In contrast to the achievements of these boys by a wise use of spare moments, we can but wonder what these hours would have counted for if there had been no museum, no books and no sympathetic personality to offer an occasional useful suggestion.
Some have maintained that physics and electricity are subjects not germane to museum work, and that a museum should remain loyal to its old purpose of collecting, preserving, classifying and exhibiting objects of scientific value. While the original object of a museum should be kept in mind, we must not lose sight of the fact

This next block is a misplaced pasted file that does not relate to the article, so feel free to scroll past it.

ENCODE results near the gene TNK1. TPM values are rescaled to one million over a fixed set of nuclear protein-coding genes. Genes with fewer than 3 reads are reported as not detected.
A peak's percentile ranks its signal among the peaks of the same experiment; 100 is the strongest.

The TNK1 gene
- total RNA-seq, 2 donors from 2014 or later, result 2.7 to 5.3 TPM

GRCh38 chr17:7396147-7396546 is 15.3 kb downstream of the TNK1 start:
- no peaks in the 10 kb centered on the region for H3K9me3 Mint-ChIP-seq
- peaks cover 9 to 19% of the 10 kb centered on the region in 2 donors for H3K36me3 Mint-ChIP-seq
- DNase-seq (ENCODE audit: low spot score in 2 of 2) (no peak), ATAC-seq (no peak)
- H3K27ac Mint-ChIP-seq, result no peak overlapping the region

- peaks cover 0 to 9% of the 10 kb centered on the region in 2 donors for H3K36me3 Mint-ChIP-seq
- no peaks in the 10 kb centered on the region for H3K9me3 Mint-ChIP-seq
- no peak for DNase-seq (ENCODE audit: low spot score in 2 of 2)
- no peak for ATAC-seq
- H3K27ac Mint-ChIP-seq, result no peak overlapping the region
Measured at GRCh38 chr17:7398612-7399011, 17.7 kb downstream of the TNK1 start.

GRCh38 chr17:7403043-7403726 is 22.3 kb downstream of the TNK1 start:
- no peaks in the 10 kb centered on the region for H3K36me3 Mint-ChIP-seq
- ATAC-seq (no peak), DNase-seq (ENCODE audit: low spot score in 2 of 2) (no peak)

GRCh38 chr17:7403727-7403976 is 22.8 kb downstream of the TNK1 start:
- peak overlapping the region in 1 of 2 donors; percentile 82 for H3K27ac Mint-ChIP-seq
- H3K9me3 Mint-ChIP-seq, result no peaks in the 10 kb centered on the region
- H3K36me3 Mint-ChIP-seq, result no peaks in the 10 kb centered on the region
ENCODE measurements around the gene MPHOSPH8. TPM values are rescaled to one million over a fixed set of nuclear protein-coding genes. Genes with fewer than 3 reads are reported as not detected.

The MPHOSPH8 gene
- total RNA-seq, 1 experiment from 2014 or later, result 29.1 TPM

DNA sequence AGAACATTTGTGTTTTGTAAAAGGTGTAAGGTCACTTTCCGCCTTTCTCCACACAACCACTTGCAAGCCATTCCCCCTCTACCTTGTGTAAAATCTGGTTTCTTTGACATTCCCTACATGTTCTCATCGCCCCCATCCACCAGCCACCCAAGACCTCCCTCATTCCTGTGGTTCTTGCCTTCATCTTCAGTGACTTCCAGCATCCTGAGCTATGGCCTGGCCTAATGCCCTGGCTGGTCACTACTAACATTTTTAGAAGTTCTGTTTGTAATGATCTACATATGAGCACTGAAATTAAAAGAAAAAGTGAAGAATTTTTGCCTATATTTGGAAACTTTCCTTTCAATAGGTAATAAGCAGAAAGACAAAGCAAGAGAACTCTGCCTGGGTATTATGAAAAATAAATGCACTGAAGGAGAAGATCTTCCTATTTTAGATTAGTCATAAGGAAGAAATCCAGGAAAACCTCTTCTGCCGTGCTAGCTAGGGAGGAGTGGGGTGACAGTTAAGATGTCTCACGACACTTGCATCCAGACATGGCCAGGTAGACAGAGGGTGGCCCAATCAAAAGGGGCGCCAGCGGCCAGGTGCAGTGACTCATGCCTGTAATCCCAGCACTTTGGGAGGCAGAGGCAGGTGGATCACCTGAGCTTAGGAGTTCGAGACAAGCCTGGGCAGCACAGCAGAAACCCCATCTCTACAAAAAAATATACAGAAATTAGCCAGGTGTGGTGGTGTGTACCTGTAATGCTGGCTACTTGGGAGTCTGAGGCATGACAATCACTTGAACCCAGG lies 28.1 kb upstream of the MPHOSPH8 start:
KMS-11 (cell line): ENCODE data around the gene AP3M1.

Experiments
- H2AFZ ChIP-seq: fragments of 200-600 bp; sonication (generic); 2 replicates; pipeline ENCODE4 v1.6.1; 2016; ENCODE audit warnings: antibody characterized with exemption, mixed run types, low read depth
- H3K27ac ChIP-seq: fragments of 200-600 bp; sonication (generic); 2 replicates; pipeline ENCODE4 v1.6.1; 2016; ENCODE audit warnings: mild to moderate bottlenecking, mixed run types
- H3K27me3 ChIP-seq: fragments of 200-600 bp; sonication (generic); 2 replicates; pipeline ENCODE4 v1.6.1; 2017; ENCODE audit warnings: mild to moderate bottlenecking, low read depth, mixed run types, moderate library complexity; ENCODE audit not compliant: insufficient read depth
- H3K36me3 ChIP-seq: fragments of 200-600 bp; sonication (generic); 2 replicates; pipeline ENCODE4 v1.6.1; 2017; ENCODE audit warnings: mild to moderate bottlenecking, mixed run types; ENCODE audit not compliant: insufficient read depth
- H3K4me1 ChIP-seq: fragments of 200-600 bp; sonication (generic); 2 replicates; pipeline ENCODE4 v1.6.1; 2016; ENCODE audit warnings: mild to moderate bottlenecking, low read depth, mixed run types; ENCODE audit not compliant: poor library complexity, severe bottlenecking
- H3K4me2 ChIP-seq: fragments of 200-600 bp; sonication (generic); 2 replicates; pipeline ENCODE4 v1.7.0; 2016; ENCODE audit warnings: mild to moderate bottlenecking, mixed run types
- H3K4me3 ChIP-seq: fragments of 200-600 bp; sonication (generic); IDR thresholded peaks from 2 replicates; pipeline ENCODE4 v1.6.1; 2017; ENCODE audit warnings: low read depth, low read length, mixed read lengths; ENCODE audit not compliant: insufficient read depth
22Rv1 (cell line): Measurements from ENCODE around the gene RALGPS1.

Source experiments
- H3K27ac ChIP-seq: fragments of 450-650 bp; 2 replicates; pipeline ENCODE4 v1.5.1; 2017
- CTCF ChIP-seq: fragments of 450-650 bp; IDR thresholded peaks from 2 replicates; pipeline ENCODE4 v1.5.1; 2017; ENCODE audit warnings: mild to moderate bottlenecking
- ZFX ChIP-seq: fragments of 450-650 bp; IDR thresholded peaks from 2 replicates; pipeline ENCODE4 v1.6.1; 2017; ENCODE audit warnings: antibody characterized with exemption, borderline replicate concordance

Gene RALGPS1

that a children's museum calls for such modifications and adaptations of methods as will enable children to use it, and here we must remember that the keynote of childhood and youth is action. Any museum ignoring this principle of activity in children must fail to attract them. The Children's Museum does not attempt to make electricians of its boys, nor is its purpose to do the work of any school. Its object is rather to understand the tastes and interests of is little people and to